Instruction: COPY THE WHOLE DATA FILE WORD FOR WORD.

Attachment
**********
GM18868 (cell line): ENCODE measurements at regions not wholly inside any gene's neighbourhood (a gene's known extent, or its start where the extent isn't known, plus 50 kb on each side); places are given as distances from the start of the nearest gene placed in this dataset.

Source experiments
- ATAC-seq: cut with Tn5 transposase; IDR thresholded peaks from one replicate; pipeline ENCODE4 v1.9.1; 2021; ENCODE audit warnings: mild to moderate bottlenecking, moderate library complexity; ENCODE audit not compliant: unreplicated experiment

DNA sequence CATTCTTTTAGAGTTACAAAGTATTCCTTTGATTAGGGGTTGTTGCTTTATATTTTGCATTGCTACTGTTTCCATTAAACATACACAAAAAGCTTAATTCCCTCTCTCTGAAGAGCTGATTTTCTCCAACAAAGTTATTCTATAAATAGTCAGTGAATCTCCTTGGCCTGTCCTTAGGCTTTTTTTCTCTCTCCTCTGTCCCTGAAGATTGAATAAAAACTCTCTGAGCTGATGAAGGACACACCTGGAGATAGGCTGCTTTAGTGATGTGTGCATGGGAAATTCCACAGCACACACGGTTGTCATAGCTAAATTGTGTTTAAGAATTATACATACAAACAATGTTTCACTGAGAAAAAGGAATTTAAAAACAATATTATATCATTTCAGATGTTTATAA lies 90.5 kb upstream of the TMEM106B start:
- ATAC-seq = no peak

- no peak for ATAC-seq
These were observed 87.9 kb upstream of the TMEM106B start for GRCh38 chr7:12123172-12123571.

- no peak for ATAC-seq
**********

GM18868 (cell line): ENCODE measurements at regions not wholly inside any gene's neighbourhood (a gene's known extent, or its start where the extent isn't known, plus 50 kb on each side); places are given as distances from the start of the nearest gene placed in this dataset.

Source experiments
- ATAC-seq: cut with Tn5 transposase; IDR thresholded peaks from one replicate; pipeline ENCODE4 v1.9.1; 2021; ENCODE audit warnings: mild to moderate bottlenecking, moderate library complexity; ENCODE audit not compliant: unreplicated experiment

DNA sequence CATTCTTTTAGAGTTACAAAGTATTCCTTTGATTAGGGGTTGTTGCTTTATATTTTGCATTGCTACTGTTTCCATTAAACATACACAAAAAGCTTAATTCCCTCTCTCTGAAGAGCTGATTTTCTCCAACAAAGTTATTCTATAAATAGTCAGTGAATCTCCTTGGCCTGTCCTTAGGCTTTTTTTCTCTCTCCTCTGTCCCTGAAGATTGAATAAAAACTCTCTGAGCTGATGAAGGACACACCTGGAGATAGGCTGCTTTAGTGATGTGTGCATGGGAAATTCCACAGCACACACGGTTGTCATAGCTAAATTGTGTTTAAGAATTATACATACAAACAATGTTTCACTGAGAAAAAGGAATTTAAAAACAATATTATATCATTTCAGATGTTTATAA lies 90.5 kb upstream of the TMEM106B start:
- ATAC-seq = no peak

- no peak for ATAC-seq
These were observed 87.9 kb upstream of the TMEM106B start for GRCh38 chr7:12123172-12123571.

- no peak for ATAC-seq